The platform holders wants the best that third party publishers have to offer.
If you’ve ever despaired at the online provisions available on the Wii, rest assured that things will be very different with the Wii U. Very, very different in fact, as Nintendo is apparently more than happy for third party publishers to use their own networks on the Wii U.
Nintendo of America president Reggie Fils-Aime says that Nintendo had decided to sidestep the arguments with publishers over using their own systems. He said that Nintendo wanted to get the best of what the third party publishers had to offer to make. This would mean that deals like the one that Sony reached with Valve over having Steam on the PS3 would be fairly commonplace, and might even open the door to cross-platform play as with the PC and PS3 versions of Portal 2.
This move from Nintendo offers all kinds of potential for other games as well. For example, one of the reasons that Final Fantasy XIV didn’t make it to the Xbox 360 was because was because Square Enix wanted to use Xbox Live in a way that Microsoft didn’t like. That wouldn’t be an issue on the Wii U though, as Square Enix could do whatever it wanted/needed. Obviously, FF XIV didn’t turn out to be the best game in the world, so Microsoft probably isn’t all that upset it missed out, but the principle remains the same.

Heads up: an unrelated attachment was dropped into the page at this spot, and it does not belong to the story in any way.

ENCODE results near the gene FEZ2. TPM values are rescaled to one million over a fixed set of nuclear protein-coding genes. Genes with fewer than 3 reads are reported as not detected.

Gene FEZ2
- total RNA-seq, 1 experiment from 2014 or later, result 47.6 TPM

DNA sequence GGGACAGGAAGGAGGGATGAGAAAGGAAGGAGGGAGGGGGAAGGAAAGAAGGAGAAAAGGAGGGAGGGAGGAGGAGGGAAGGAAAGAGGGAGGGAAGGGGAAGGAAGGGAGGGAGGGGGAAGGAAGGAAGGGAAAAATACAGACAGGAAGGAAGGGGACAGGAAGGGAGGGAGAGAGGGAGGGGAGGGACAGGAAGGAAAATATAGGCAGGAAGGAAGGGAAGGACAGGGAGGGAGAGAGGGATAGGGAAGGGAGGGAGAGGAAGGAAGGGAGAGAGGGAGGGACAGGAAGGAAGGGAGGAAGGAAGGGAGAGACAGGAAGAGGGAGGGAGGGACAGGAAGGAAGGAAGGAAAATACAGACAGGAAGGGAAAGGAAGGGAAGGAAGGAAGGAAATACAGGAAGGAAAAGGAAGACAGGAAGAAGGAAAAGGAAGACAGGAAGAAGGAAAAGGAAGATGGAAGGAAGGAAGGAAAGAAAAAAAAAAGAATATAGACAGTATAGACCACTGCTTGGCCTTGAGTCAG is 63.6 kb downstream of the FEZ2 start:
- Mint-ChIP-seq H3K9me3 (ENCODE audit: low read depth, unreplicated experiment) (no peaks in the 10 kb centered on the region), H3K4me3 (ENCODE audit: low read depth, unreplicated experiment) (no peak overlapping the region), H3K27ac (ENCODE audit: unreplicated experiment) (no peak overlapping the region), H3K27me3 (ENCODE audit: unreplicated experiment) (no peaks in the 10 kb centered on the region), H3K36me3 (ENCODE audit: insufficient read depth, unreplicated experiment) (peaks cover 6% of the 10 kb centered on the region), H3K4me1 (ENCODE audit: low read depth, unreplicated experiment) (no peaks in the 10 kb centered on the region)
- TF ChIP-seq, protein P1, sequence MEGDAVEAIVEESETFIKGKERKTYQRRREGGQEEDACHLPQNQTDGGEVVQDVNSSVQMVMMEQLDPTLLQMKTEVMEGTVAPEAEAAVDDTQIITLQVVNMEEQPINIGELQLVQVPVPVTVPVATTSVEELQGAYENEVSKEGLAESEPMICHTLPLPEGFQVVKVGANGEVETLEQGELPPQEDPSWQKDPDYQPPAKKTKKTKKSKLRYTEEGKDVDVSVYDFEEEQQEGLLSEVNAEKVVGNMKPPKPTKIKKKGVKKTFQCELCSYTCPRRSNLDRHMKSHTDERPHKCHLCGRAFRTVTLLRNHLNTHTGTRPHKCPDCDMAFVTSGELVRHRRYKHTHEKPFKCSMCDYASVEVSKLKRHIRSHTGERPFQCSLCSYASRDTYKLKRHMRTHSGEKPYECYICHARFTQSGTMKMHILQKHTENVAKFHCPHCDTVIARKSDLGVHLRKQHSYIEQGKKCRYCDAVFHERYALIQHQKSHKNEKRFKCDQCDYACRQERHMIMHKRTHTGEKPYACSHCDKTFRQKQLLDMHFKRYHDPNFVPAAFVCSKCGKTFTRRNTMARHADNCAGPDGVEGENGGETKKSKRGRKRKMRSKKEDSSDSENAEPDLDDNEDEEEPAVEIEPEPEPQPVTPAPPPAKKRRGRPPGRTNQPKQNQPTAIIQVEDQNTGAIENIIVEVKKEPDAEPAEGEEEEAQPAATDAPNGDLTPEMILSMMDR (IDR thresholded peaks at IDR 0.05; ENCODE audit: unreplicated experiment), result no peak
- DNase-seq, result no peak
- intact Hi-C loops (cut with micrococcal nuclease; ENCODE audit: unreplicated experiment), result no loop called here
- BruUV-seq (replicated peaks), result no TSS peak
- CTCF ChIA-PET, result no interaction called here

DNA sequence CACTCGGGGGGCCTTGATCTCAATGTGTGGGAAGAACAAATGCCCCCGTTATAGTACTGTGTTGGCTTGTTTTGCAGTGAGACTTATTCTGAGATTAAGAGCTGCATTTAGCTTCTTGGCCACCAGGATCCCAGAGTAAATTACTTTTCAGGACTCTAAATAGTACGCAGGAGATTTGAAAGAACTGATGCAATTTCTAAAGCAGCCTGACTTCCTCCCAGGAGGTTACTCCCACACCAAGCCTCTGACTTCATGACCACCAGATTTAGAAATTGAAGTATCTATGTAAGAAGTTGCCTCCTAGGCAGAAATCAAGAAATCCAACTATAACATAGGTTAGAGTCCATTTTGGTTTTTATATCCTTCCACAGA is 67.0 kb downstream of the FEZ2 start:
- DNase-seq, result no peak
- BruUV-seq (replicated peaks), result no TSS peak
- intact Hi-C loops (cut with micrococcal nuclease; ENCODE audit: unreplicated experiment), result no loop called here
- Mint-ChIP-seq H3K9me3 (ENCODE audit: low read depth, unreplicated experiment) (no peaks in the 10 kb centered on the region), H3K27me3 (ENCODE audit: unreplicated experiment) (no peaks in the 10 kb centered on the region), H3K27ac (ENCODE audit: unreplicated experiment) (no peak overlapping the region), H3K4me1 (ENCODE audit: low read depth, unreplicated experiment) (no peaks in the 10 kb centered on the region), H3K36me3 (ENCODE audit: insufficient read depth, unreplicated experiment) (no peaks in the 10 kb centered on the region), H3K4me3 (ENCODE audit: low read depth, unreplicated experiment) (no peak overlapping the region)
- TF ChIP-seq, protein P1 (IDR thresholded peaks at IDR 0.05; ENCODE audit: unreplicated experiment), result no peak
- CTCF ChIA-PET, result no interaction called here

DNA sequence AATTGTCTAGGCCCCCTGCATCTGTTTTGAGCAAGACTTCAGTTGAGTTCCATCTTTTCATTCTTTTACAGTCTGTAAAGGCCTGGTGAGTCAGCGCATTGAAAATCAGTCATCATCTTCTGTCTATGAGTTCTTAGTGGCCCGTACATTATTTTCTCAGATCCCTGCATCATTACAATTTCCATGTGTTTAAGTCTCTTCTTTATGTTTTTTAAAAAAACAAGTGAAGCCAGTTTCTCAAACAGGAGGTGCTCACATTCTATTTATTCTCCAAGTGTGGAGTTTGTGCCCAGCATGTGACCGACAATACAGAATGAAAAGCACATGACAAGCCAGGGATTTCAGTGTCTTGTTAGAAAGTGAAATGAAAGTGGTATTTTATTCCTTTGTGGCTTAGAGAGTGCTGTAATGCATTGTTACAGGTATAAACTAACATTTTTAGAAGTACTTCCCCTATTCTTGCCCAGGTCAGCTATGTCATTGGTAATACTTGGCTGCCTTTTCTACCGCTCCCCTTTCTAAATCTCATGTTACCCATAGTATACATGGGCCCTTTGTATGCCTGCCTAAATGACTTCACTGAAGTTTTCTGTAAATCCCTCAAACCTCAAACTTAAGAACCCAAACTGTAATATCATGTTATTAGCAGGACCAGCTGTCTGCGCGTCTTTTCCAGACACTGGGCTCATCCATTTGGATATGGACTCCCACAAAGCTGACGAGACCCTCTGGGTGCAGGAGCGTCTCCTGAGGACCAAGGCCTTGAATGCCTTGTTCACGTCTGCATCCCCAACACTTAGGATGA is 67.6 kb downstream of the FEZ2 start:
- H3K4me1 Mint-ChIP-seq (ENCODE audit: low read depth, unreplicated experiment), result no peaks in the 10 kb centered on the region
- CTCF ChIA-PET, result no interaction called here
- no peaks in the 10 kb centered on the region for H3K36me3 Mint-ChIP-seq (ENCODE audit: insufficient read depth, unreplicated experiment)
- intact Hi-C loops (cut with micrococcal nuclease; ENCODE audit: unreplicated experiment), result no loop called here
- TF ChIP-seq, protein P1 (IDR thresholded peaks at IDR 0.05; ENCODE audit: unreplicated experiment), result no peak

What’s not clear though, it how the whole system is going to fit together. Nintendo has promised an experience much closer to Xbox Live for the Wii U, but from what Fils-Aime is saying, it sounds like it’s going to be much a rather fragmented service, with publishers doing most of the work themselves. Of course, with such a long time until the Wii U actually comes out, this information is incomplete. Nintendo will still need a provision for first part content, and it will be interesting to see what that will be.